If you’re facing financial difficulties and considering bankruptcy as an option, you’re not alone. Bankruptcy gives individuals and businesses a fresh financial start when overwhelmed by debt.
Two of the most explored types of bankruptcy are Chapter 7 and Chapter 13. There are numerous differences between these two options that you can consider to help you make the right decision based on your unique situation.
Choosing between Chapter 7 and Chapter 13
The choice between Chapter 7 and Chapter 13 bankruptcy should be based on your unique financial circumstances. If your income is lower than average, Chapter 7 might be a better option as it offers a faster path to debt relief. The Chapter 7 process offers a relatively quick and straightforward path to debt relief, typically lasting three to six months.
Chapter 7 bankruptcy is designed for individuals and businesses that can no longer meet their financial obligations. Chapter 7 filers can have their qualifying unsecured debts discharged within a matter of months. A small fraction of Chapter 7 cases involve the sale of valuable non-exempt assets by a trustee. This risk is rare but it is a consideration.
However, if you have valuable assets worth protecting, Chapter 13 will allow you to keep them without question while repaying your debts. Chapter 13 bankruptcy, often called the wage earner’s plan, is a reorganization bankruptcy designed for individuals with a regular income. Chapter 13 allows you to create a manageable repayment plan to pay down your debts over three to five years before the remaining balance of eligible debt is discharged.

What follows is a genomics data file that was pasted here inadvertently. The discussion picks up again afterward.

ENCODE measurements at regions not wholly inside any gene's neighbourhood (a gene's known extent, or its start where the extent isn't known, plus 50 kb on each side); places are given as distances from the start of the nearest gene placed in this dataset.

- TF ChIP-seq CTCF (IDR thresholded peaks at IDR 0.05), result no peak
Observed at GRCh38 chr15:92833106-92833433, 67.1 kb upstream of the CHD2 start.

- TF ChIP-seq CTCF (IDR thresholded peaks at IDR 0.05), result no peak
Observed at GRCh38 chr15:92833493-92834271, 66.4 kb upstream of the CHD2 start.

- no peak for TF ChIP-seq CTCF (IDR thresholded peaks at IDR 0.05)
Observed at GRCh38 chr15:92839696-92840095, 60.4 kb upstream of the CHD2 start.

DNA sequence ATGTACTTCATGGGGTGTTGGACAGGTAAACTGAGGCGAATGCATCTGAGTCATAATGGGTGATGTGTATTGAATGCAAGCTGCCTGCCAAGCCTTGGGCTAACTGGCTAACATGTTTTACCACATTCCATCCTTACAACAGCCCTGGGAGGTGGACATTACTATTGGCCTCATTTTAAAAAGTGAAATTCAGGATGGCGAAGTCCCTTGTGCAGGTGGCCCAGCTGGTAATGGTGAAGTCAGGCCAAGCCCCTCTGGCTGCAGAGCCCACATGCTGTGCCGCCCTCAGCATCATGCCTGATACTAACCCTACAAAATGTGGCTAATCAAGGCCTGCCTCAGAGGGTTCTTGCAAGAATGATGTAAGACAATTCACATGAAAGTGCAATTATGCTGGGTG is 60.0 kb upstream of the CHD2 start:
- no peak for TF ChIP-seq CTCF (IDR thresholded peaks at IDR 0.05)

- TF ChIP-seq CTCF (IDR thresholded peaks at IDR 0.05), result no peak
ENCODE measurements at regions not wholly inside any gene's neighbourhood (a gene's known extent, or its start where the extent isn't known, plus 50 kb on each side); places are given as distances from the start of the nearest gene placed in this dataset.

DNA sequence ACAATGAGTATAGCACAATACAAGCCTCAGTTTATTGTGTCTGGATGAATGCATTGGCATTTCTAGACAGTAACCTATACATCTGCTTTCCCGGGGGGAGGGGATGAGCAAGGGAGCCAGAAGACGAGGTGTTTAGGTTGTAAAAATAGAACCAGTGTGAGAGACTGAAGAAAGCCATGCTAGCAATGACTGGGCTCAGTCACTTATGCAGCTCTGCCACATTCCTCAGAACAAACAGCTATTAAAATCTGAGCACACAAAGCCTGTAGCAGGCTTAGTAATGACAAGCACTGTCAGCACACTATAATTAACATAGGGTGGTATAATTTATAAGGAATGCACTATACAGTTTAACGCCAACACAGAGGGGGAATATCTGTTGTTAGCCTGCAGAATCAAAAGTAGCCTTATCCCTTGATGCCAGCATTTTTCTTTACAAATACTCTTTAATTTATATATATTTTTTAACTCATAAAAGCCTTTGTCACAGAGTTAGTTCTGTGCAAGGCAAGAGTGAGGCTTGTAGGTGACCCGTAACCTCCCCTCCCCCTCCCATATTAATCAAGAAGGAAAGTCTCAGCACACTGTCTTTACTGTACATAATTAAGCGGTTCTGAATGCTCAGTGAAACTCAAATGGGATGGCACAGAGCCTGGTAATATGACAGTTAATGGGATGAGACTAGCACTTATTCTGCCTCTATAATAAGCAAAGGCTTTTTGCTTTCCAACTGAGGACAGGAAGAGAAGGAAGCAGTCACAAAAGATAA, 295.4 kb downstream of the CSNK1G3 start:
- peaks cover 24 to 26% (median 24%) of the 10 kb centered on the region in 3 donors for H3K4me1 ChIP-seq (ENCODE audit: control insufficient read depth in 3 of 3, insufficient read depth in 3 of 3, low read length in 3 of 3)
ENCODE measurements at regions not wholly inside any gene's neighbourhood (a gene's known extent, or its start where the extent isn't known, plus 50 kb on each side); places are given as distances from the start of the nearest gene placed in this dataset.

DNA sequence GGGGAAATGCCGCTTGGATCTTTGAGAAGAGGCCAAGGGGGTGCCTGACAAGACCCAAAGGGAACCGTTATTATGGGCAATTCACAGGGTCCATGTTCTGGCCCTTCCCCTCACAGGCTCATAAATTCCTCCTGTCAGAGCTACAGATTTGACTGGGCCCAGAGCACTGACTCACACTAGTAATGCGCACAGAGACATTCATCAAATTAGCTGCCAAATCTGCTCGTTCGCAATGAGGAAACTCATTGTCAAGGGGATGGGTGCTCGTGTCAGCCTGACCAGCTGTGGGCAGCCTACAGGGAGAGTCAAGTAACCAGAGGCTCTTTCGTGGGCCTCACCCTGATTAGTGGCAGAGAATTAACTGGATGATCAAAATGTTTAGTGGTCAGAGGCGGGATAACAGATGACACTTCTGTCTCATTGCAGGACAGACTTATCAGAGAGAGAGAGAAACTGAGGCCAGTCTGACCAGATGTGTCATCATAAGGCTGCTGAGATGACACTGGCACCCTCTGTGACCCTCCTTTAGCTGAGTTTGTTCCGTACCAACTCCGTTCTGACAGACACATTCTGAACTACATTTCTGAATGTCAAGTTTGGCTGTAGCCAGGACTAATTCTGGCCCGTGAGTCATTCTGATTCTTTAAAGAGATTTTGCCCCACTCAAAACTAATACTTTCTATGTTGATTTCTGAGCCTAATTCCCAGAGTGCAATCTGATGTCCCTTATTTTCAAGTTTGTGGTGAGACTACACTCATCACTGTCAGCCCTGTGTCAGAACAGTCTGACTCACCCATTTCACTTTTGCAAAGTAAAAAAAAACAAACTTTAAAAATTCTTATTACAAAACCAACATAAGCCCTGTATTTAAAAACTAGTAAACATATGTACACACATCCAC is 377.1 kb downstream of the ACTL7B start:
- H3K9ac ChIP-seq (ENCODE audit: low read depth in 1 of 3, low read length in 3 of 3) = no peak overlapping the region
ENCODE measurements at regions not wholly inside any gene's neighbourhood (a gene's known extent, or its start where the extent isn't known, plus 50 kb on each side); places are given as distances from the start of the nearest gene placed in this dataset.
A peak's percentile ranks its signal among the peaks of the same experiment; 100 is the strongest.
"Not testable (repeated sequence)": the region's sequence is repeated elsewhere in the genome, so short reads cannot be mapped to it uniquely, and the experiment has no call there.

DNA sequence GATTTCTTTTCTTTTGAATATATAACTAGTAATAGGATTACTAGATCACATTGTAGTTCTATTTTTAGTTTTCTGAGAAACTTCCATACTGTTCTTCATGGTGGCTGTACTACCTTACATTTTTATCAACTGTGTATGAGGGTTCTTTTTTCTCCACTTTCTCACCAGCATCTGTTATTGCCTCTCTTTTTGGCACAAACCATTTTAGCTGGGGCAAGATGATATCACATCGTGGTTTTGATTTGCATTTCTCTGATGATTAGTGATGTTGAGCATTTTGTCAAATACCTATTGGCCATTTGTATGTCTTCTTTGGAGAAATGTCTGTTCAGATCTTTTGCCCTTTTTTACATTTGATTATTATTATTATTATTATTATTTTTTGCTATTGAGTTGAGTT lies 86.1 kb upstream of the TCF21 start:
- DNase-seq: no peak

The qualifying requirement for Chapter 13 bankruptcy is a reliable and consistent source of income because, as mentioned, Chapter 13 is for the wage earner’s plan. You must demonstrate your ability to fund manageable installment payments throughout the life of your plan.
One of the primary eligibility factors for Chapter 7 bankruptcy is the means test that compares your monthly earnings to the median income in your state. If your income falls below the median, you’re generally eligible for Chapter 7. However, if it exceeds the median, you may need to pass a more detailed means test to qualify. Before filing for Chapter 7, you must also complete a credit counseling course to help ensure that you understand what you’re committing to and the alternatives that are available.
Choosing a debt relief plan is a life-altering decision that can significantly impact your financial future. Therefore, seeking legal guidance to assess your situation and guide you toward the best course of action is essential before taking such a leap.